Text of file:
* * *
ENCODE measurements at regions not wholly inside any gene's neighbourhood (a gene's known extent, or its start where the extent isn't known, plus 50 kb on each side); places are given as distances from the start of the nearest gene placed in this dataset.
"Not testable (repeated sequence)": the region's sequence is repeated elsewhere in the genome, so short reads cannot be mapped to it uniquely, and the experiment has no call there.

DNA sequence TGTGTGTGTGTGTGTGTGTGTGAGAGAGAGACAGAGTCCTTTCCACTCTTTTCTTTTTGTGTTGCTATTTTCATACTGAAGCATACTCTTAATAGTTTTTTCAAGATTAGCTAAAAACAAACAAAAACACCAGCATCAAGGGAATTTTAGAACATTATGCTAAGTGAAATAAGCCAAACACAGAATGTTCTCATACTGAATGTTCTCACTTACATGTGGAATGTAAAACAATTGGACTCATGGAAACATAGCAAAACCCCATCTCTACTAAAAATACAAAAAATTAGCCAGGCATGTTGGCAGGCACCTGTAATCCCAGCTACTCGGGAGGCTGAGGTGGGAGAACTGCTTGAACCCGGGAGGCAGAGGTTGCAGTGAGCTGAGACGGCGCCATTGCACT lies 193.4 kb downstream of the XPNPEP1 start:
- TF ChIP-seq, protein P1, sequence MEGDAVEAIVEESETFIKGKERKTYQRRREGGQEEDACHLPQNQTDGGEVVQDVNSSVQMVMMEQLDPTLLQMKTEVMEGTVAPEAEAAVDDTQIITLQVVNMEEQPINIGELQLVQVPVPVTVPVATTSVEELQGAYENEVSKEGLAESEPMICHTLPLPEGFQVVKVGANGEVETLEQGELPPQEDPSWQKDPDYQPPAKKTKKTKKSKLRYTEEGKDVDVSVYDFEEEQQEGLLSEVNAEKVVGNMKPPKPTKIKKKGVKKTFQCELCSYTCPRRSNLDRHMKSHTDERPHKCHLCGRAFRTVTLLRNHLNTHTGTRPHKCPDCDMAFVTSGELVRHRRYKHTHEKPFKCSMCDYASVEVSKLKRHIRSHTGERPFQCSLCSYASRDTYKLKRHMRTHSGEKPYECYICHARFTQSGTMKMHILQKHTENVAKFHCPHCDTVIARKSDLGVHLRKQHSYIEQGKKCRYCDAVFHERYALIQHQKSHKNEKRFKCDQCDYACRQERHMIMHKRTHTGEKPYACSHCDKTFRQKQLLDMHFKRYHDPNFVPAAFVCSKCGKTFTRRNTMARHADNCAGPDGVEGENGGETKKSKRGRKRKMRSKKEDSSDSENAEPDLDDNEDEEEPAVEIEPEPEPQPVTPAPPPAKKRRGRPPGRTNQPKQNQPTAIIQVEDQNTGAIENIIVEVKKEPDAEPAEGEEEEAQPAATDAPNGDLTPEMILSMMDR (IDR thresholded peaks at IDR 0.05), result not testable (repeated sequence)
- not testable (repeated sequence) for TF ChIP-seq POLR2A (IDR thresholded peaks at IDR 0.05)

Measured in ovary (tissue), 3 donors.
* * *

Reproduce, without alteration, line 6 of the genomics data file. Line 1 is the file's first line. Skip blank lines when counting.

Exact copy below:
Measured in ovary (tissue), 3 donors.